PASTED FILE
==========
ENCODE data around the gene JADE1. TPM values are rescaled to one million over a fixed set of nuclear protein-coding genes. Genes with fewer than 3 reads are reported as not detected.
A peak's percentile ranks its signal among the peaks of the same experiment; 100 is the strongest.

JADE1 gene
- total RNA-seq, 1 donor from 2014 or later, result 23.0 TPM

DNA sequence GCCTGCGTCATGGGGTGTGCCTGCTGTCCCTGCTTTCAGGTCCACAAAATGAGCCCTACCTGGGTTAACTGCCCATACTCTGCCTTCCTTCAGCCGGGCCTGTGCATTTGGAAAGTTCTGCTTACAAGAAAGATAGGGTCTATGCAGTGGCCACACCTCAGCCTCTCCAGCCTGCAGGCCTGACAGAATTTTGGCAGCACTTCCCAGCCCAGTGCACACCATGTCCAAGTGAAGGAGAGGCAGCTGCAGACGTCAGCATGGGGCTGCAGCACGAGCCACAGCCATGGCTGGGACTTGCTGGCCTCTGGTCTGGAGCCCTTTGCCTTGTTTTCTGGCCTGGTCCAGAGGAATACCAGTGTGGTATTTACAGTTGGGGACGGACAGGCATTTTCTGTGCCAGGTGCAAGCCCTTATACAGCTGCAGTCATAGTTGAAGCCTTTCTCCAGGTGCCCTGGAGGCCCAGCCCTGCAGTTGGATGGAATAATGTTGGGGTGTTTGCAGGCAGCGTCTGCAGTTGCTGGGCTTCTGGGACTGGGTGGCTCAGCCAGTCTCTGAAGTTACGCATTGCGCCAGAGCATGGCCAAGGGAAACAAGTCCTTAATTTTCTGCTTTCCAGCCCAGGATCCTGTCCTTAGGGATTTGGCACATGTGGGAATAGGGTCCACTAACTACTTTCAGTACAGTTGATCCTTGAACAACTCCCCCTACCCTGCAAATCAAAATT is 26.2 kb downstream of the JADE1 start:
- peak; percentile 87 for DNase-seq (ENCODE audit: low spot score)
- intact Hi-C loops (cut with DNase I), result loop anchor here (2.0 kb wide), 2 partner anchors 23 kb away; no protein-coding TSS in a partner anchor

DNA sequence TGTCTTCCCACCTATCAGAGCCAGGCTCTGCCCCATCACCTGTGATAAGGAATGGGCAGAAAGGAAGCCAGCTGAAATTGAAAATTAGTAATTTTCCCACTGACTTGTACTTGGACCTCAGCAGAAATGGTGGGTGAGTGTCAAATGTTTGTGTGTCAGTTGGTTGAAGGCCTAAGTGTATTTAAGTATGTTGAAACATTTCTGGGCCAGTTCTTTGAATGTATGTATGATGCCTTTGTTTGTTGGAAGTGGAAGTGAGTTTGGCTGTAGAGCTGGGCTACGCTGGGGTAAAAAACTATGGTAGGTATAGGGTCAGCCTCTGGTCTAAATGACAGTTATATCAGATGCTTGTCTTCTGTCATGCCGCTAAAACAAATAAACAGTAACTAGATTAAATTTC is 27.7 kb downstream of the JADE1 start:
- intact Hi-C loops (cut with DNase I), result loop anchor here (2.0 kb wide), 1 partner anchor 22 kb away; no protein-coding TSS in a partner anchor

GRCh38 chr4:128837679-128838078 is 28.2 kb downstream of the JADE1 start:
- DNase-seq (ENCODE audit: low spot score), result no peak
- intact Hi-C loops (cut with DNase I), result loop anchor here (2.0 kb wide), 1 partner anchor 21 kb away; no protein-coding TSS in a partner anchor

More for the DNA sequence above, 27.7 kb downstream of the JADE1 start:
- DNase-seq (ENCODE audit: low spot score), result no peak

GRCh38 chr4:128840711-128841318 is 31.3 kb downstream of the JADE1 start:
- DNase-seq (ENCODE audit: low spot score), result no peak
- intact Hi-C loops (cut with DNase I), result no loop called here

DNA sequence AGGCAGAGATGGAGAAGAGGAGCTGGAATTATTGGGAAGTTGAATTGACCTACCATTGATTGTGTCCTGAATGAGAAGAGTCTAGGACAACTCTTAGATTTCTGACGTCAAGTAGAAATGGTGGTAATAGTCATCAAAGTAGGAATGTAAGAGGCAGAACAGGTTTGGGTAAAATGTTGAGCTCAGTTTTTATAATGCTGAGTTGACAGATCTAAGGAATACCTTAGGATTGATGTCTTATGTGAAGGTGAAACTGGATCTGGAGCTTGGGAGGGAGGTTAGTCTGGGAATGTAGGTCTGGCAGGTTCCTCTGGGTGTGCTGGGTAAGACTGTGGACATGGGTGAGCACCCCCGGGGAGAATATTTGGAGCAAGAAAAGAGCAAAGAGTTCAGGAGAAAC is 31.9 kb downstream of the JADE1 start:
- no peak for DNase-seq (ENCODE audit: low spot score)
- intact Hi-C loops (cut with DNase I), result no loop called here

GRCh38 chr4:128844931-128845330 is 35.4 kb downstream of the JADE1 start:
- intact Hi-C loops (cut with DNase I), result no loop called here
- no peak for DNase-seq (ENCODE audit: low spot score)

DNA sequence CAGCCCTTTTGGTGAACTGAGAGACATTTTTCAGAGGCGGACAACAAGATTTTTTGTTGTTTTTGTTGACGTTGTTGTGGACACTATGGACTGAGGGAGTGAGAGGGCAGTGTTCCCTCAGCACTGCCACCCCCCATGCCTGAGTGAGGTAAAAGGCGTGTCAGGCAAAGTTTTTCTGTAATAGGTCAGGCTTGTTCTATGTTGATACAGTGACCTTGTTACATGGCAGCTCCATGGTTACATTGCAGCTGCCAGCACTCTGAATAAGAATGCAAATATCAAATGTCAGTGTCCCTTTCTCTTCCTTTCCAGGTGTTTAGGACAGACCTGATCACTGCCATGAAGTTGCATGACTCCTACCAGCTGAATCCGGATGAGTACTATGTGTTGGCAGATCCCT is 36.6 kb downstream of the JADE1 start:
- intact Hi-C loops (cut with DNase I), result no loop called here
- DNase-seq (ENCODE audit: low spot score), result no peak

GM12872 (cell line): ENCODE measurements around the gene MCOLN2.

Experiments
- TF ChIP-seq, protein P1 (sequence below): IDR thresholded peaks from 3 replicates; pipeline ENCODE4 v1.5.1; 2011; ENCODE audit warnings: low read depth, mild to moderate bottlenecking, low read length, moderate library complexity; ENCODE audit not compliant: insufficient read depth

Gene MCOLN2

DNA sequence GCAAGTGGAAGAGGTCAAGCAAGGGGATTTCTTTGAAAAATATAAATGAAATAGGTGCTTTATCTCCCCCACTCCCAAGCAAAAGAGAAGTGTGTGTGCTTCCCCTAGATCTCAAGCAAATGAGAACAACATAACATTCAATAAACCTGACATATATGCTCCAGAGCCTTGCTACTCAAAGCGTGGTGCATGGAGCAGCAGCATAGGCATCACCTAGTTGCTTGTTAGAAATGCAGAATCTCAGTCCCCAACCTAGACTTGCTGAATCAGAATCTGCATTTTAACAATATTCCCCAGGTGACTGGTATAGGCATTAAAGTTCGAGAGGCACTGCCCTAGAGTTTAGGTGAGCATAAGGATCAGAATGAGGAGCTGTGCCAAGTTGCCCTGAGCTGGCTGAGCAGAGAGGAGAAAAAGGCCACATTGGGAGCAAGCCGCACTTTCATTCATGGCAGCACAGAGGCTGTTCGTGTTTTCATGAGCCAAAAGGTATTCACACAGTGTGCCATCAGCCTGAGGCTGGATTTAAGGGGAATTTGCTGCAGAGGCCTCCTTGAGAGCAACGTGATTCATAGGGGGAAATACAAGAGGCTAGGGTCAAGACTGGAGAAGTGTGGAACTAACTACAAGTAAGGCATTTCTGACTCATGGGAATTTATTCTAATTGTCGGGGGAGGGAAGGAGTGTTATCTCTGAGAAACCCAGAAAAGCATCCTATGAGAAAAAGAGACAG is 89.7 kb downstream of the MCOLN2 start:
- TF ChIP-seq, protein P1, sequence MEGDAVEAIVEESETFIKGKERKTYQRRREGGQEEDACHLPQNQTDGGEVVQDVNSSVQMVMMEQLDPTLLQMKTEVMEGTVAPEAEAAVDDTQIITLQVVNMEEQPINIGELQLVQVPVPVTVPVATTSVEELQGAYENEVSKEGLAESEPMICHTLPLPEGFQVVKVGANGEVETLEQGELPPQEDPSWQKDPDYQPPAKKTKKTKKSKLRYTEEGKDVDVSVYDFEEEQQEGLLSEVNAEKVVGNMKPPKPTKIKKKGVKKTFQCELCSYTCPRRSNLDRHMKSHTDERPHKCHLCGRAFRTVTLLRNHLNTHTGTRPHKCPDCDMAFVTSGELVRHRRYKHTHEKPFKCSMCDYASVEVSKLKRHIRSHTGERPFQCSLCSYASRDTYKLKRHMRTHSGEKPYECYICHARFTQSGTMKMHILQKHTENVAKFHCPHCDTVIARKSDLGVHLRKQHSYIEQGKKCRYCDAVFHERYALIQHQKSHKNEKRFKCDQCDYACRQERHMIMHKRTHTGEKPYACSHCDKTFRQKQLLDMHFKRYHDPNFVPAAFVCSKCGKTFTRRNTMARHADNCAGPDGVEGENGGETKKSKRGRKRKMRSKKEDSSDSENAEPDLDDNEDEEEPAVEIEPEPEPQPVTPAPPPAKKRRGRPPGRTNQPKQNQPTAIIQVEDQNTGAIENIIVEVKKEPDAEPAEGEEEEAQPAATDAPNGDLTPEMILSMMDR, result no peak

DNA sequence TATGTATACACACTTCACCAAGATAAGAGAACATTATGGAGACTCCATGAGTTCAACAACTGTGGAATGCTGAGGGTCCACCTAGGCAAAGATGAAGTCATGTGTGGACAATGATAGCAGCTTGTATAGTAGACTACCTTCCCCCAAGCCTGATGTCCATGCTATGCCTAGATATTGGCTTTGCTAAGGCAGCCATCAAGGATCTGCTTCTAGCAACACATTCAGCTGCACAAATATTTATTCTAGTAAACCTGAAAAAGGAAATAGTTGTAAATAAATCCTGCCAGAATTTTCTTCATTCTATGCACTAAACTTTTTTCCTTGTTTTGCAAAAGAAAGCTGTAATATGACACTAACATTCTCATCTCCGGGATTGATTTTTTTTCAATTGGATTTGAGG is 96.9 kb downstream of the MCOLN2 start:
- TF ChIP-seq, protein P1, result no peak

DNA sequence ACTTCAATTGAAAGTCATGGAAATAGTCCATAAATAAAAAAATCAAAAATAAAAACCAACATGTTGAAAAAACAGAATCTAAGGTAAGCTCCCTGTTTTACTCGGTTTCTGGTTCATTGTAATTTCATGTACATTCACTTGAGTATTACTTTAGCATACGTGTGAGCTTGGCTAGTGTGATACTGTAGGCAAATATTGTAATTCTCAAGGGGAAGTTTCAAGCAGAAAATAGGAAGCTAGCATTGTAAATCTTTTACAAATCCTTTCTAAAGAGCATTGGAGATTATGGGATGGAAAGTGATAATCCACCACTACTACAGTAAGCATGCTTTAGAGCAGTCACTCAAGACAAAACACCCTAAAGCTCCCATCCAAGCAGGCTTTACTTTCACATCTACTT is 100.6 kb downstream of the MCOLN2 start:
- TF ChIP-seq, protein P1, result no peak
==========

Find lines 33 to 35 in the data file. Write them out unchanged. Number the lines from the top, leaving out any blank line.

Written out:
DNA sequence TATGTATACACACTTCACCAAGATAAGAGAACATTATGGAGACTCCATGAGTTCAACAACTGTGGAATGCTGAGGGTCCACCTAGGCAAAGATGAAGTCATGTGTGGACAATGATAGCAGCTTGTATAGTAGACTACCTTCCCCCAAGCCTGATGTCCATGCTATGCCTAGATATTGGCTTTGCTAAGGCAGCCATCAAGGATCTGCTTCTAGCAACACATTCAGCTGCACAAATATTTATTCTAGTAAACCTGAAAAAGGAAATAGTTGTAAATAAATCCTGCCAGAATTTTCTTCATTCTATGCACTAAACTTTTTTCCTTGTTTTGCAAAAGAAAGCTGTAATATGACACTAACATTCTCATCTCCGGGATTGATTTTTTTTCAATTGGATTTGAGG is 96.9 kb downstream of the MCOLN2 start:
- TF ChIP-seq, protein P1, result no peak

DNA sequence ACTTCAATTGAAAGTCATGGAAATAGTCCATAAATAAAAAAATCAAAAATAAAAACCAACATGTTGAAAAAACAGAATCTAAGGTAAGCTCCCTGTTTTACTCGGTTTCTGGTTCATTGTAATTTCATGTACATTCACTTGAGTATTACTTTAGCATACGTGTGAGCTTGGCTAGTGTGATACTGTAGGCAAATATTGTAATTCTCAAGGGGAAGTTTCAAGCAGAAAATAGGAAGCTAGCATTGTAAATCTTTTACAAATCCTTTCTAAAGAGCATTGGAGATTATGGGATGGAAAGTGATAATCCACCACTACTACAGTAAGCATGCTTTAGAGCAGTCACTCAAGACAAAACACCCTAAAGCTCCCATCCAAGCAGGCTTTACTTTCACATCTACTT is 100.6 kb downstream of the MCOLN2 start: